Signs of the times are not quite right
By Wang Zhuoqiong (China Daily)
Updated: 2005-11-14 05:10
Feel squeamish about entering "Racist Park"?
Or expect a waterfall when you see a sign warning "Mind falling water"?
Or look around for shady customers when you see "The slippery are very
The answers to the above, in the same order, are:
There's nothing racist about the park, it's actually the Park of Chinese
Ethnic Minorities along the Fourth Ring Road in Beijing.
The water warning is to remind visitors not to take a dip in a city lake.
"Slippery" refers to the road and not any dodgy characters.
A bilingual sign at Beijing Capital
International Airport which reads "No entry on Peacetime," should actually be
"Exit only in Emergency." [China Daily]
The signs are among the hundreds of confusing, sometimes nonsensical, signs
that litter many places like the airport, hospitals, railway stations and
tourist spots in Beijing.
Since May, residents and visitors, including many foreigners, have sent in
such examples to a programme "Use Accurate English to Welcome the Olympics
Public Bilingual Sign Standardization Drive."
The organizer of the programme, Beijing Speaks Foreign Languages Programme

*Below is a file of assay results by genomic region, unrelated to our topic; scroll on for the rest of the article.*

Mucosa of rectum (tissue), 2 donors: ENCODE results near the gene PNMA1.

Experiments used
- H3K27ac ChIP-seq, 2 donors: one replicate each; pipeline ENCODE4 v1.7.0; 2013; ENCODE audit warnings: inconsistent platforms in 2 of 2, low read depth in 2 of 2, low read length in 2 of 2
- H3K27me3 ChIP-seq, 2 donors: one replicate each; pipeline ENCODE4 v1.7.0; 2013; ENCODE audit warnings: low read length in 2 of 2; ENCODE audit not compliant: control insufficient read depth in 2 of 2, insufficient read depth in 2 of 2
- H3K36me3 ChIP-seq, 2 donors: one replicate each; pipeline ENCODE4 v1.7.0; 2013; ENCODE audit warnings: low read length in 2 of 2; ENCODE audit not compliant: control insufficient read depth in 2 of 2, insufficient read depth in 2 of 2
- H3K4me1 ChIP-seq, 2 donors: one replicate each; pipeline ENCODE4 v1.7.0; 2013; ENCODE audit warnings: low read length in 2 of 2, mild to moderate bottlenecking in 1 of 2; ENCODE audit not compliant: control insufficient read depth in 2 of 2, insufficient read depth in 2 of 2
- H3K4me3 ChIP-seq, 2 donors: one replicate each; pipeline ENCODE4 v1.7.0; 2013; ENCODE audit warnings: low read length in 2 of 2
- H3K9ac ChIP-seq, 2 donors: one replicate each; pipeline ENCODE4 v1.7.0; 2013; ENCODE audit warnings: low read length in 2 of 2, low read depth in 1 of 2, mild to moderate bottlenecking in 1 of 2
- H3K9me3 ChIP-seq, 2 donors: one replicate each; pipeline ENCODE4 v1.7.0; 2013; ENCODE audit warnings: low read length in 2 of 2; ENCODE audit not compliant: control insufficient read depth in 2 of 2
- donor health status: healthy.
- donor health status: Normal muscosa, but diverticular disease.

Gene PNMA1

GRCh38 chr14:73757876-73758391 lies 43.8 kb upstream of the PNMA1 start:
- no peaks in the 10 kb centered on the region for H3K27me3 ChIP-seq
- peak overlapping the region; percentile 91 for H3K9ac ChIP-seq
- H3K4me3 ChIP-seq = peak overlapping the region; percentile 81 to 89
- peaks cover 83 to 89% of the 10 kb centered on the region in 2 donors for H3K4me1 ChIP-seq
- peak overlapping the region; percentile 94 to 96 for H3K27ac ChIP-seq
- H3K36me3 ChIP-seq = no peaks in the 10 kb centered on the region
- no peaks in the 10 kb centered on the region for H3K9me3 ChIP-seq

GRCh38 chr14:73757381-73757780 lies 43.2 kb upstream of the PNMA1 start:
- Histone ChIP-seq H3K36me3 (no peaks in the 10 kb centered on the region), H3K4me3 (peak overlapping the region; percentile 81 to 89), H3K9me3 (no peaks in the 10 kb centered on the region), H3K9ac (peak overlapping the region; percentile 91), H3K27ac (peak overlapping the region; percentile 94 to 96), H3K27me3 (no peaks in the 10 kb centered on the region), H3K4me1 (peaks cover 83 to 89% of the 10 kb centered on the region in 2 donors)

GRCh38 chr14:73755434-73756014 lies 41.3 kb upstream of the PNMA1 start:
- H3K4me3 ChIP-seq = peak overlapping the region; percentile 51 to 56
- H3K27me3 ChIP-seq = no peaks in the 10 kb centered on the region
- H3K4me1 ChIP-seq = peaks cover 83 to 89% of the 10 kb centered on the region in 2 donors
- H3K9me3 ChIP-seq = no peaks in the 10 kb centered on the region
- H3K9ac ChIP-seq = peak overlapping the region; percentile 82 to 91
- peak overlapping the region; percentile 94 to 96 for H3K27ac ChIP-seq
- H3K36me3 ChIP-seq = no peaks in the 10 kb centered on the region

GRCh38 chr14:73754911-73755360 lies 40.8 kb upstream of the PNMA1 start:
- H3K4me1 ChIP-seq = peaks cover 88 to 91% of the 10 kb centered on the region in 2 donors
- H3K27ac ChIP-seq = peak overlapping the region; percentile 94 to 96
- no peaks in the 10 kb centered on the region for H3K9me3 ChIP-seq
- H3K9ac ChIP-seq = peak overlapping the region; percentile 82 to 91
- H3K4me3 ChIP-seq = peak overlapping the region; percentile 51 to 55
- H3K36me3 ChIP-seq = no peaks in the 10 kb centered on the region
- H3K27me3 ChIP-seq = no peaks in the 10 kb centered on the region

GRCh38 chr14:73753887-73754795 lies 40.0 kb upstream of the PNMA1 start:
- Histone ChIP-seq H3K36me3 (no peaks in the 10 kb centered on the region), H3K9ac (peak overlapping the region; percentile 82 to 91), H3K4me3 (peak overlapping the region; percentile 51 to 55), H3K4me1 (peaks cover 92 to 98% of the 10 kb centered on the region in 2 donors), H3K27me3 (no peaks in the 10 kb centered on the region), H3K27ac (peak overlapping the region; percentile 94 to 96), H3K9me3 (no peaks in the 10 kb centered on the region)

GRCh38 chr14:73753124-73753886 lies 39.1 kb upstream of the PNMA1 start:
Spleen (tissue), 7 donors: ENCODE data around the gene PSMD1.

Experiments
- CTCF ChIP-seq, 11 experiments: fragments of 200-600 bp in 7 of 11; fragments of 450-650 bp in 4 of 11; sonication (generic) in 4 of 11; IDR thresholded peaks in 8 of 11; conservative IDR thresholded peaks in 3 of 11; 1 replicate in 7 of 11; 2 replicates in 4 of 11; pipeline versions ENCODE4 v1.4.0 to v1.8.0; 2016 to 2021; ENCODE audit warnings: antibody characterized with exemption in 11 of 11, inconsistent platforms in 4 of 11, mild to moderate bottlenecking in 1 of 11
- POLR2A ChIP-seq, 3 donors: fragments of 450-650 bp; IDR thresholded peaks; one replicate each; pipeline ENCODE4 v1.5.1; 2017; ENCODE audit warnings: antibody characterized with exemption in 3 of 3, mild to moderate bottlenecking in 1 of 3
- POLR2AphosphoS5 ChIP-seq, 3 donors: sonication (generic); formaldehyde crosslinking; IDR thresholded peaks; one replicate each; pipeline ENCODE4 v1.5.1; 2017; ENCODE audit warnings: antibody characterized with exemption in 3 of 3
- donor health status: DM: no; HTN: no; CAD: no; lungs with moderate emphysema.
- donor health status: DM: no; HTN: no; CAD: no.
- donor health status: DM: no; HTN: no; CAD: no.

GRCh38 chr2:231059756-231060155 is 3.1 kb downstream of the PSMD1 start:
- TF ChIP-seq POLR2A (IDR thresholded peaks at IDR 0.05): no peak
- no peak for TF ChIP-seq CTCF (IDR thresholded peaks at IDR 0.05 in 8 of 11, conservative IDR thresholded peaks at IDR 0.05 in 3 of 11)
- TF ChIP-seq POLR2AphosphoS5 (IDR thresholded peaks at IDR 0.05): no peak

Office of the Beijing Municipal Government, said it hopes to raise public
awareness of such sloppy work mainly grammatical mistakes, spelling errors and
inappropriate expressions and correct them in collaboration with other
The English signs in Beijing are embarrassing, said Chen Lin, professor at
Beijing Foreign Studies University, who is chairman of the programme's advisory
The office set up a section on a website for people
to post their observations online and the response was overwhelming more than
300 in three months.
"Residents sent in a wide range of complaints," said Zhou Chen, an official
at the programme's office.
For example, the "Racist Park" sign was spotted and posted online by a
Canadian student named Eric.
"It suggests China hates other nationalities; and foreigners coming to China
would feel uncomfortable," he said, adding: "I love China, please change it."
Jay Shen, from the United States, pointed out that the introduction to the
Summer Palace says "three quarters are under water" instead of "three-quarters
of the park is a water surface."
To improve the city's image as an international metropolis, the Beijing
municipal government has vowed to have all signs in correct English by the end
of 2007, according to Chen.
And it will not just be English that will be the focus of attention. Tourism
information in other languages will also be on the agenda.
The top eight tourism spots in Beijing will have brochures and audio
commentary in seven languages by 2007, said Chen.
That would be as solicitous to non-English-speaking visitors as a winter sign
at the Palace Museum which says: "Don't fall down."
(China Daily 11/14/2005 page1)